I am not here today on behalf of the broccoli lobby (though I’d be honored to represent big broccoli). I am not here representing any financial interest. I am here as a physician, representing the interests of the hundreds of thousands of Americans that continue to suffer and die every year from chronic disease. And you can help them by recommending a more plant-based diet.

Link to article and video and all together amazing website for nutrition information:
http://nutritionfacts.org/2014/01/16/2015-dietary-guidelines-committee/

Pillars of Health

Increase the good in these 4 aspects of your life to optimize your health.

1. Nutrition: “Let food be thy medicine and medicine be thy food” — Hippocrates.    Food either helps us to grow and heal or it is toxic. Work towards a whole foods plant-based diet. Start by increasing vegetables, cooked or raw. Fill up your plate more with plants and see how it makes you feel. If you do not tolerate raw yet start with cooked and then slowly increase raw, chewing well. You can use a blender to start getting more raw into your diet with a green smoothie. Try raw kale or spinach with frozen fruit of choice and some fresh ground flaxseeds or chia seeds. Switch from dairy milk to non-dairy. As you slowly increase the ‘essential’ foods you may find your cravings for the ‘fun’ foods decreases. What are the ‘fun’ foods? Processed foods, cheese, animal flesh, ice cream, etc. Joe Cross, the creator of Fat, Sick and Nearly Dead puts it nicely this way: We all like to have fun but we all know that if we spend too much time in the fun part of town it will not be much fun anymore, we may get into a bit of trouble. So we need to spend more time in the essential part of town. We need to eat more of the essential foods: vegetables and fruit.  Very importantly, make sure you are enjoying these essential foods. Find plant-based recipes that you enjoy. Believe it or not they can be fun too! Go to Forks Over Knives website or Happy Herbivore for recipes to get the ball rolling.   And remember to drink plenty of water in between meals. Sips of water throughout the day is better than big gulps.

2. Exercise: Move your body! This will increase the circulation and oxygenation of every cell in your body and help remove waste products though activation of your lymphatic system. Start slow. Walk. Stretch. Try Yoga. Swim. Find what is practical and enjoyable. You don’t need to kill yourself to get results. Forget about the no pain, no gain logic. It is not necessary. When exercising we should be able to carry on a conversation with someone. We should be able to breath through our nose. Remember to do this and you will best prevent injury and burn out. Read Born To Run and learn about proper mechanic barefoot running. That book got a non- runner like myself into running. Now running is my primary exercise and I am training for my first marathon. If you want to try running, check out the Couch to 5 K app for your smart phone. Try to increase to 30 minutes of exercise 4 times a week and maintain that regimen for at least 6 weeks before adding anything more.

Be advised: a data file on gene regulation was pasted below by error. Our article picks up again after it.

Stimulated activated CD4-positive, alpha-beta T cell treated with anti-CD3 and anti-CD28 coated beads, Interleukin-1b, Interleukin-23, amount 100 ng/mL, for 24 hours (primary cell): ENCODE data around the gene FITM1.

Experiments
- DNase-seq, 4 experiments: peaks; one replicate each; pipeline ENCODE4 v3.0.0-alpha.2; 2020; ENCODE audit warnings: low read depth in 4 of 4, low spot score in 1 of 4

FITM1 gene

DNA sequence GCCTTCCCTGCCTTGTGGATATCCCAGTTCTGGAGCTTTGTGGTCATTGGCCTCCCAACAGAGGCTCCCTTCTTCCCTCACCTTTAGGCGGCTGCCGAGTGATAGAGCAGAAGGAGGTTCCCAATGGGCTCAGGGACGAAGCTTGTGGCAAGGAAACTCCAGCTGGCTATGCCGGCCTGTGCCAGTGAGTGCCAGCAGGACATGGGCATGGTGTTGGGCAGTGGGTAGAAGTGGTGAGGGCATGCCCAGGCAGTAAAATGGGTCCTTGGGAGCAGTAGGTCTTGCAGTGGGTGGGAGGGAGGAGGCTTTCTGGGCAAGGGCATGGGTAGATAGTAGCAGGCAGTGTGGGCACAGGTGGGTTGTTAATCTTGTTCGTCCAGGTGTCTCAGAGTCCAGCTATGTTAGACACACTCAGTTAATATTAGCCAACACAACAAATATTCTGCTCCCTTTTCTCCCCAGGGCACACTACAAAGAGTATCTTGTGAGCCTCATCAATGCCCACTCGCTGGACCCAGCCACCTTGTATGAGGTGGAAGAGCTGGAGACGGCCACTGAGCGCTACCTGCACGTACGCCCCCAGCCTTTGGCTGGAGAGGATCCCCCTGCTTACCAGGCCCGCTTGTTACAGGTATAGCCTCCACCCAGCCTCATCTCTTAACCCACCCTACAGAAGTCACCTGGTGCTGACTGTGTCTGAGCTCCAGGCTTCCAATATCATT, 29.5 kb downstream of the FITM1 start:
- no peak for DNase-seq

3. Stress Management: See my recent post on abdominal breathing. Make breath work your foundation for stress management. Always start with the breath. Return to the breath when in a jam. Observe your breath, then change from a stress chest breath to a soft belly breath. Maintaining observation of your breath for a few minutes will kick start your re-training of the nervous system. You can create new neuro-pathways in your brain by observing the breath, then your sensations in the body. This is also called meditation.  We all should know how to work with the breath as a starting point in stress management, mindfulness training, and learning to live in the present!

4. Sleep: Most of us need to sleep more. Go to bed early and wake up with the sun. Avoid late night TV. Avoid caffeine after lunch time. Exercise in the morning before you start your day so the evening can be a peaceful warm and cozy time. Read at night. If your muscles are achy and tense, make sure to stretch before bed. Practice some breath awareness and soft belly breathing. You can try magnesium citrate before bed to help relax the muscles if needed.

So take a personal invitatory of how much you are doing in these 4 areas of your life. If you are not feeling optimally well, then chances are one or more of these areas are not getting adequate nourishment. Start small and increase the right kind of medicine into these areas and watch the magic happen.

–Dr. Kyle